Soft Drinks And Risk Of Obesity Related Cancers
Allison HODGE, Cancer Council Victoria, Australia
BASSETT J. 1
, ENGLISH D. 1, 2
1 Cancer Epidmiology Centre, Cancer Council Victoria, Melbourne, Australia
2 1Centre for Epidemiology and Biostatistics, Melbourne School of Population and Global Health, The University of Melbourne, Melbourne, Australia.
Purpose: To investigate the association between sugar-sweetened (SSD) or diet soft drinks (DSD, artificially sweetened) and obesity related cancers (ORC) in the Melbourne Collaborative Cohort Study (MCCS), in particular the role of body size.
Methods: The MCCS recruited 41,514 adults, aged 40 to 69 years in 1990-94 to identify risk factors for cancer. A Food Frequency Questionnaire specifically developed for the study was used to collect baseline data on the frequency of consumption of SSD and DSD over the previous 12 months. Data on incident ORC (oesophagus (adenocarcinoma), gastric cardia, pancreas, colon, rectum, post-menopausal breast (diagnosis > 55 years), endometrium, kidney, aggressive prostate (Gleason score>7) and ovarian) and mortality was obtained by data linkage to the end of 2012. Cox’s proportional hazard models were fitted, with age as the time metric, to estimate hazards ratios and 95% confidence intervals in 38,621 people free of pre-baseline cancer.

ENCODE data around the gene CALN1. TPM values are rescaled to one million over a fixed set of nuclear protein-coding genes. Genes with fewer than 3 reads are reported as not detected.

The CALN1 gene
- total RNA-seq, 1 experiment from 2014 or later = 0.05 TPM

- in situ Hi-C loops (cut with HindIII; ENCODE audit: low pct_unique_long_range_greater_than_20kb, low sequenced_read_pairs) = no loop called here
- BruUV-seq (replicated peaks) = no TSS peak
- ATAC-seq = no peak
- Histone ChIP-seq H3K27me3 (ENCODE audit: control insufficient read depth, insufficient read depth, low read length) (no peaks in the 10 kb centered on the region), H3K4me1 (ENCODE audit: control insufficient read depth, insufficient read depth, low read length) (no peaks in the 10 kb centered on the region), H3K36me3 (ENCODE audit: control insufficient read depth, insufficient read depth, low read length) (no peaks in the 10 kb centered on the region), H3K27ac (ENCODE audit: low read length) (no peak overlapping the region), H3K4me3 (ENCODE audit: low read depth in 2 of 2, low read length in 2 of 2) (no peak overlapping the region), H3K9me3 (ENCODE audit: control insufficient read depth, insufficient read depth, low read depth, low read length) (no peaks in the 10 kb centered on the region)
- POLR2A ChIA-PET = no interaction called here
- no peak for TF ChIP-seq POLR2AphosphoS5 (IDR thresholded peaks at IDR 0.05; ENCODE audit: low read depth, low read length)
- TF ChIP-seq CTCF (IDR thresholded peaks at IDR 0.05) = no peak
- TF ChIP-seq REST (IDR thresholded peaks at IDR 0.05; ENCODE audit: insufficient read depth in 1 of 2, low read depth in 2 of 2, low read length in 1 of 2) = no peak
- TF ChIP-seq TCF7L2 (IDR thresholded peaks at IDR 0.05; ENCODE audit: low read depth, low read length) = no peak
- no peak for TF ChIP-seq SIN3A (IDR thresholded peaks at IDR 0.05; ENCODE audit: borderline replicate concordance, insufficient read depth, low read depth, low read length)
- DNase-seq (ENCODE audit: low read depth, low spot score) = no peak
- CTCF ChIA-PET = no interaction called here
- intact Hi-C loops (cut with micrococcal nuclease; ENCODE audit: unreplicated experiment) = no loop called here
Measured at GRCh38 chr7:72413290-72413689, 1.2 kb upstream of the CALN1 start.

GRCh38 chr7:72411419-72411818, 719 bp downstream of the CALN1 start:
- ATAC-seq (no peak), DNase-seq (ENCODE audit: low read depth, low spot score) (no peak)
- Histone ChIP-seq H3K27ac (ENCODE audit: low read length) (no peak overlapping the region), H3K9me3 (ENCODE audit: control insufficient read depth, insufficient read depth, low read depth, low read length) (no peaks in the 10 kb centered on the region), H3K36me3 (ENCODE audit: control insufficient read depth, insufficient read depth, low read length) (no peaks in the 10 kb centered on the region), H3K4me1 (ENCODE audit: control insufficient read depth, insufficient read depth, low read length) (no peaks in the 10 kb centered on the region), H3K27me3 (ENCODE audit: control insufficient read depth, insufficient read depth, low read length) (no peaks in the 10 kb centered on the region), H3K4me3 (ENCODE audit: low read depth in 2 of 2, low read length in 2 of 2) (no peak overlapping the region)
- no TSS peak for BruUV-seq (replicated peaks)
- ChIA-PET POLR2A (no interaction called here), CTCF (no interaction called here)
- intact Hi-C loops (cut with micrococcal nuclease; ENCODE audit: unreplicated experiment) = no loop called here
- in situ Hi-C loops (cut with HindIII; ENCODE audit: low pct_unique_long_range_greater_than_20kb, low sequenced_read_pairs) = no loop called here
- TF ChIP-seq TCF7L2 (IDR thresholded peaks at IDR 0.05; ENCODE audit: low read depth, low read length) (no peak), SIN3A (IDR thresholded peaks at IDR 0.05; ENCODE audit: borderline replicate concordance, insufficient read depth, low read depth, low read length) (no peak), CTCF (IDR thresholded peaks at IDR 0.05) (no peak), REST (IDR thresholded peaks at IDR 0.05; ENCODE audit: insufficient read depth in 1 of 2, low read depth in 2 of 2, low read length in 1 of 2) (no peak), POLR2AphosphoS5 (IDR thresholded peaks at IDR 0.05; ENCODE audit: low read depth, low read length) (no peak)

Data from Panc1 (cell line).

Results: Increasing intake of SSD and DSD was associated with obesity. More than 5% of people with a history of diabetes, angina or heart attack (DM_CVD) consumed DSD > 2/day compared with just over 2% in those with no such history. In a model including 35,435 people with no DM_CVD, adjusting for sex, ethnicity, smoking, physical activity, alcohol consumption, Mediterranean Diet Score, socioeconomic status, and family history of cancer the HR and 95% CI for SSD >2/day versus <1/day was 1.06 (0.93, 1.21) and for DSD 1.27 (1.09, 1.48); for the 3,186 people with DM_CVD, the corresponding HRs were 1.52 (1.08, 2.13) and 1.46 (1.07, 1.98) respectively. Additional adjustment for BMI changed the HRs minimally.
Conclusions: In people with no DM_CVD, DSD were associated with an increased risk of ORC, while in those with DM_CVD, positive associations were seen for both DSD and SSD. These associations did not appear to be explained by obesity.